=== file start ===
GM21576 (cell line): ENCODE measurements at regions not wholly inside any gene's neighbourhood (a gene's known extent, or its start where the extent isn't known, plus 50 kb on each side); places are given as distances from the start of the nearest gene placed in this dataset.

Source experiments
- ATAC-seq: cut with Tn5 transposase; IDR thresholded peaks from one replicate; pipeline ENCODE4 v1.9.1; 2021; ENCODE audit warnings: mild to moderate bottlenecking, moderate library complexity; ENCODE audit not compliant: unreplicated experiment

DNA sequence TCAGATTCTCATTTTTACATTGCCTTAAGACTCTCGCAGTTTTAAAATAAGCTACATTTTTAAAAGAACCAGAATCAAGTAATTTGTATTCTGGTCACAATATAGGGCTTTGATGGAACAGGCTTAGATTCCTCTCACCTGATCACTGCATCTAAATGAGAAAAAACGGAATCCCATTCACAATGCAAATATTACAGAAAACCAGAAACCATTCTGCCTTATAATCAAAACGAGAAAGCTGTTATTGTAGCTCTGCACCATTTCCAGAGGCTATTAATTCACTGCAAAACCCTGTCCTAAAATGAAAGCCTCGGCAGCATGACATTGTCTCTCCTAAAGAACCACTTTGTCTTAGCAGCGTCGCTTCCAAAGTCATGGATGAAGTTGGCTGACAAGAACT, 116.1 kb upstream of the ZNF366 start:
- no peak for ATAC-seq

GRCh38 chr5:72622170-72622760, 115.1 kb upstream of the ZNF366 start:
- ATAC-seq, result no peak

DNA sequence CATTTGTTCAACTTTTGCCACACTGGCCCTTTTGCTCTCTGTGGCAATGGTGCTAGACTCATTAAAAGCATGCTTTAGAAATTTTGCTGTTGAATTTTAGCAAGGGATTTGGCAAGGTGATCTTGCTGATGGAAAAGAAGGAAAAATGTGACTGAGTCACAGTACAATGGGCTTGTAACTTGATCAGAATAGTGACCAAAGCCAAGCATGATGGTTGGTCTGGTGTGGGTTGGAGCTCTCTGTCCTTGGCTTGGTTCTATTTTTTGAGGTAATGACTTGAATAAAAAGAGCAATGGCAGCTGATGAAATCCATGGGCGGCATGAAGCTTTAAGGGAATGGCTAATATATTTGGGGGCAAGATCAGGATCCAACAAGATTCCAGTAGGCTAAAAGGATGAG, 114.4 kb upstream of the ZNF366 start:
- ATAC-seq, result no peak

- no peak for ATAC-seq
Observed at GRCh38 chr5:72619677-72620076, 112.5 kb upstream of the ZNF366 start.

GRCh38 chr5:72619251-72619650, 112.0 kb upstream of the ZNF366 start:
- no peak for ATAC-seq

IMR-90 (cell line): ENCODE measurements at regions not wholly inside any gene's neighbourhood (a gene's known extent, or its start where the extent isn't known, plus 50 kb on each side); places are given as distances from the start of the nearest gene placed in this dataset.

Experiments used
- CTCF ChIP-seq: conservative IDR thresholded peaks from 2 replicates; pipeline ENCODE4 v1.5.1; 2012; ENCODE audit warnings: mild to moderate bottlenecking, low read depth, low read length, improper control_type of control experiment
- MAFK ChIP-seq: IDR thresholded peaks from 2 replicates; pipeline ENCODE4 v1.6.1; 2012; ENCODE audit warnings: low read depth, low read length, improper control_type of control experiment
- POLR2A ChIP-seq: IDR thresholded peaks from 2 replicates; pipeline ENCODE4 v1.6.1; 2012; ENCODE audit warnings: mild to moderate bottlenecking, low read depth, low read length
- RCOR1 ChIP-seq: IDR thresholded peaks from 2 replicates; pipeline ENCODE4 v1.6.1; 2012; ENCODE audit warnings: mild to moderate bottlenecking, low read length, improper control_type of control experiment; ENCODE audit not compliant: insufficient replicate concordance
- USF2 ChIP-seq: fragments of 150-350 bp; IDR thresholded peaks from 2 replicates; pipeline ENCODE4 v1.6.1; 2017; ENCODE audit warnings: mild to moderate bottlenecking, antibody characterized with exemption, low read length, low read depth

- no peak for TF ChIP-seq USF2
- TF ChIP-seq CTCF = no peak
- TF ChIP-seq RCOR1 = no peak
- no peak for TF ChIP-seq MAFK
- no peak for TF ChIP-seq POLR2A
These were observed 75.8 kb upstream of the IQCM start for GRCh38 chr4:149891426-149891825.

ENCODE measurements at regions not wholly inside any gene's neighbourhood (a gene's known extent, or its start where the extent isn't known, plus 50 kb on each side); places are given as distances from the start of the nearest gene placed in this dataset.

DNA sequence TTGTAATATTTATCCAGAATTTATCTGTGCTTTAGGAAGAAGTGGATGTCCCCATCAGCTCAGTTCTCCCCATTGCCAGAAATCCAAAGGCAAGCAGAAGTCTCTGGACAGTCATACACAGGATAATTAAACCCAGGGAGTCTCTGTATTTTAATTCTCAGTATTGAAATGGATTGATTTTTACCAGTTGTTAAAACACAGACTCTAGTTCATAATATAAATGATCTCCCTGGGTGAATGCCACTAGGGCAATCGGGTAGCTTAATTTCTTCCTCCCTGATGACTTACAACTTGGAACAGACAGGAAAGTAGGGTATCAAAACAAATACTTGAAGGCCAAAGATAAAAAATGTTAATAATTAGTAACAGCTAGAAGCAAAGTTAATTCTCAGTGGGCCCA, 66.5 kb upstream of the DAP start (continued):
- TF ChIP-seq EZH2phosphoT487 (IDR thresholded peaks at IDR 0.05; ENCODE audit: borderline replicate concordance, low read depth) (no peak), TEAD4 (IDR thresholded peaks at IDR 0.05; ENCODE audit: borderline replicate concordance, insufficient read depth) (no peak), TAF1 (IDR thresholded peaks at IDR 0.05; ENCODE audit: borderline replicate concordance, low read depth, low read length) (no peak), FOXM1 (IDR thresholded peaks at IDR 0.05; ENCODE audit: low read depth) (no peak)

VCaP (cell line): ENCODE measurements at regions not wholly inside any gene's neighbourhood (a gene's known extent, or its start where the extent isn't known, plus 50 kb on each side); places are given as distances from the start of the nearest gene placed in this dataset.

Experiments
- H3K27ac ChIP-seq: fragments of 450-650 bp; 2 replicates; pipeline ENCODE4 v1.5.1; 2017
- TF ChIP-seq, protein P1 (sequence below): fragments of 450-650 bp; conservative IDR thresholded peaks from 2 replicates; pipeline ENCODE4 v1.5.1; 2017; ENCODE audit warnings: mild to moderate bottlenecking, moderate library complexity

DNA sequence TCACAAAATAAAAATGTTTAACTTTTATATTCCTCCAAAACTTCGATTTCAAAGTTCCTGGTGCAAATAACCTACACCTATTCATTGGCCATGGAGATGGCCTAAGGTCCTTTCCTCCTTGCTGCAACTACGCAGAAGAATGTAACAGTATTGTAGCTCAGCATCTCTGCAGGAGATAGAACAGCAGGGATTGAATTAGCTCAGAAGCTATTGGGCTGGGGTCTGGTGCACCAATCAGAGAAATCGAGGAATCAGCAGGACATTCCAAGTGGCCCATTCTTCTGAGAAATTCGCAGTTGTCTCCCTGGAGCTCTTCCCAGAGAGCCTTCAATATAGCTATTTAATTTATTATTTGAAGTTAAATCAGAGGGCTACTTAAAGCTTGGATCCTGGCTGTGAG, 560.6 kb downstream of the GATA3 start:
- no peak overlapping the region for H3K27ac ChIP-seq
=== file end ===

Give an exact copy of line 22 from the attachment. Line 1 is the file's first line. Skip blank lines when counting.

- TF ChIP-seq CTCF = no peak